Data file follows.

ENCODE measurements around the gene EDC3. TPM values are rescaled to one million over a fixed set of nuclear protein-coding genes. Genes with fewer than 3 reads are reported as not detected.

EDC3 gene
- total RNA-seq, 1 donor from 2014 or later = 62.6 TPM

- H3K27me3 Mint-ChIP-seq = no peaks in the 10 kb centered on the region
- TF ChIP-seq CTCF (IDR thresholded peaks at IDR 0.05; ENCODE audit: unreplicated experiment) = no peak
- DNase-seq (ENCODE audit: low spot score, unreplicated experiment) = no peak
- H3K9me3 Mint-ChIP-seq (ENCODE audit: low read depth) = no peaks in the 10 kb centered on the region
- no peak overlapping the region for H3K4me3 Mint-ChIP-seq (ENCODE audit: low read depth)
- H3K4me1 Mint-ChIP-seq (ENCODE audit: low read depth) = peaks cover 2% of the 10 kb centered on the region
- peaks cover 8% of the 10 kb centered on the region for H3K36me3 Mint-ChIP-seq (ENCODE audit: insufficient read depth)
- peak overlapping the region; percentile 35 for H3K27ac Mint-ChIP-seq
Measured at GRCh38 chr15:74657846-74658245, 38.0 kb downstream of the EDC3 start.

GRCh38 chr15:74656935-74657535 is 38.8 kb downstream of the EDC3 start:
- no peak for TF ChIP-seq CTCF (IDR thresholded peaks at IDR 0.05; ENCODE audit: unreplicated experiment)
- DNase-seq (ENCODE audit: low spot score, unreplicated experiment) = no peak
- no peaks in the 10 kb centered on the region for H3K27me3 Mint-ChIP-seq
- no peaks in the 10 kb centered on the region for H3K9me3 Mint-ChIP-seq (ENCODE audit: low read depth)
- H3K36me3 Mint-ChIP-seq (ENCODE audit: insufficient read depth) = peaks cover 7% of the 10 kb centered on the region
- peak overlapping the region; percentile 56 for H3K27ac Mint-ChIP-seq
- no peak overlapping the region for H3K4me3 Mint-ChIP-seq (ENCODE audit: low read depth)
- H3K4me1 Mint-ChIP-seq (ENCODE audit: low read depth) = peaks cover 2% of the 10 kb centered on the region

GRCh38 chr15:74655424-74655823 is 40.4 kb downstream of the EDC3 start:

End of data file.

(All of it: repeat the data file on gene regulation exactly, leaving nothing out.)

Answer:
ENCODE measurements around the gene EDC3. TPM values are rescaled to one million over a fixed set of nuclear protein-coding genes. Genes with fewer than 3 reads are reported as not detected.

EDC3 gene
- total RNA-seq, 1 donor from 2014 or later = 62.6 TPM

- H3K27me3 Mint-ChIP-seq = no peaks in the 10 kb centered on the region
- TF ChIP-seq CTCF (IDR thresholded peaks at IDR 0.05; ENCODE audit: unreplicated experiment) = no peak
- DNase-seq (ENCODE audit: low spot score, unreplicated experiment) = no peak
- H3K9me3 Mint-ChIP-seq (ENCODE audit: low read depth) = no peaks in the 10 kb centered on the region
- no peak overlapping the region for H3K4me3 Mint-ChIP-seq (ENCODE audit: low read depth)
- H3K4me1 Mint-ChIP-seq (ENCODE audit: low read depth) = peaks cover 2% of the 10 kb centered on the region
- peaks cover 8% of the 10 kb centered on the region for H3K36me3 Mint-ChIP-seq (ENCODE audit: insufficient read depth)
- peak overlapping the region; percentile 35 for H3K27ac Mint-ChIP-seq
Measured at GRCh38 chr15:74657846-74658245, 38.0 kb downstream of the EDC3 start.

GRCh38 chr15:74656935-74657535 is 38.8 kb downstream of the EDC3 start:
- no peak for TF ChIP-seq CTCF (IDR thresholded peaks at IDR 0.05; ENCODE audit: unreplicated experiment)
- DNase-seq (ENCODE audit: low spot score, unreplicated experiment) = no peak
- no peaks in the 10 kb centered on the region for H3K27me3 Mint-ChIP-seq
- no peaks in the 10 kb centered on the region for H3K9me3 Mint-ChIP-seq (ENCODE audit: low read depth)
- H3K36me3 Mint-ChIP-seq (ENCODE audit: insufficient read depth) = peaks cover 7% of the 10 kb centered on the region
- peak overlapping the region; percentile 56 for H3K27ac Mint-ChIP-seq
- no peak overlapping the region for H3K4me3 Mint-ChIP-seq (ENCODE audit: low read depth)
- H3K4me1 Mint-ChIP-seq (ENCODE audit: low read depth) = peaks cover 2% of the 10 kb centered on the region

GRCh38 chr15:74655424-74655823 is 40.4 kb downstream of the EDC3 start: